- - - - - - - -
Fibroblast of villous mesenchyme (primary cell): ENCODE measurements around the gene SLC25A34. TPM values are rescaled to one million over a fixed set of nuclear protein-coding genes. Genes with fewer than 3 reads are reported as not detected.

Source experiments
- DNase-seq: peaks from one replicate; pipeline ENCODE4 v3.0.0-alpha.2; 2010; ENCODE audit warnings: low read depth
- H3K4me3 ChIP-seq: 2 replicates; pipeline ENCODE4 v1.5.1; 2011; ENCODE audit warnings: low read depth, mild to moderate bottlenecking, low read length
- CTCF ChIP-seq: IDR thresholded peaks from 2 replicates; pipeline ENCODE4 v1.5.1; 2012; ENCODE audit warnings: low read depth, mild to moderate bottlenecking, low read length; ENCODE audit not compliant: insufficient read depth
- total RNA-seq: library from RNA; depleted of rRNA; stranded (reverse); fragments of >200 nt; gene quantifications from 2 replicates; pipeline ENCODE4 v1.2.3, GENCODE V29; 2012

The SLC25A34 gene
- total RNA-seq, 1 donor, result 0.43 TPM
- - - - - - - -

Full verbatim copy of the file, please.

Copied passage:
Fibroblast of villous mesenchyme (primary cell): ENCODE measurements around the gene SLC25A34. TPM values are rescaled to one million over a fixed set of nuclear protein-coding genes. Genes with fewer than 3 reads are reported as not detected.

Source experiments
- DNase-seq: peaks from one replicate; pipeline ENCODE4 v3.0.0-alpha.2; 2010; ENCODE audit warnings: low read depth
- H3K4me3 ChIP-seq: 2 replicates; pipeline ENCODE4 v1.5.1; 2011; ENCODE audit warnings: low read depth, mild to moderate bottlenecking, low read length
- CTCF ChIP-seq: IDR thresholded peaks from 2 replicates; pipeline ENCODE4 v1.5.1; 2012; ENCODE audit warnings: low read depth, mild to moderate bottlenecking, low read length; ENCODE audit not compliant: insufficient read depth
- total RNA-seq: library from RNA; depleted of rRNA; stranded (reverse); fragments of >200 nt; gene quantifications from 2 replicates; pipeline ENCODE4 v1.2.3, GENCODE V29; 2012

The SLC25A34 gene
- total RNA-seq, 1 donor, result 0.43 TPM